Monday, January 16, 2006

French Onion Soup

Yet another soup I really like for cold winter days. It’s extremely simple, and if you give it enough time it’s wonderful!
Last time I made it I used leek (‘kresha’ in Hebrew) instead of onions and it turned out to be maybe even better.


  • 4-8 Onions depending on their size. Could be replaced by the same quantity of leeks
  • 50gr. Yellow butter
  • 2 soup spoons of white wheat
  • 1 liter of Chicken Bouillon
  • 1/2 cup white wine
  • 1/4 cup Brandy
  • Salt, peper, Chili powder


  • Cut the onions in stripes. I simply cut them in half and then cut each half in thin slices.
  • Fry the onions in the butter, using a high cooking pan. Make sure you keep the fire LOW! It should fry for around an hour, maybe even more, and still not burn. Keep stirring once in a while. You must continue frying until the onions are almost completely melted, transparent, with a slight yellow tint (not burned!). Most of the time I leave it on the fire with closed top (except for when I stir, obviously…).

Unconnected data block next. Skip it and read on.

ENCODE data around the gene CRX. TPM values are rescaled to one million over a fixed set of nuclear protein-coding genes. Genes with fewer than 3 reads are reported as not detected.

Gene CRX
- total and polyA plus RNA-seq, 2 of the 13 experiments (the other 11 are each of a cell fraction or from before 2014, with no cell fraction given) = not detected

• Add the wheat and stir thoroughly. Let them fry with the wheat for 1-2 minutes. You must keep stirring otherwise the wheat will burn.
  • Add the bouillon and the wine. I usually warm the bouillon up beforehand, but it’s not a must. If you don’t have enough liquid to cover all the onions, you can complement with warm water (or more bouillon). Turn the fire up until it boils.
  • Lower the fire and keep it at boiling temperature for another ½ hour (sometimes a little more). Make sure you continue to stir once in a while; otherwise the onions get stuck on the bottom and… burn.
  • Add the Chili powder, salt and pepper – according to your taste
  • Stir and leave on the fire for a couple of minutes
  • Take off the fire and add the brandy, stir
  • Mission accomplished

Side note: Chili powder is not something you’ll see often in an onion soup. I tried it once, and found it adds a special taste to the soup, makes it interesting. It also gives it a nice orange-red color (that is not due to over-burning the onions). I’ve never made an onion soup without it since then!

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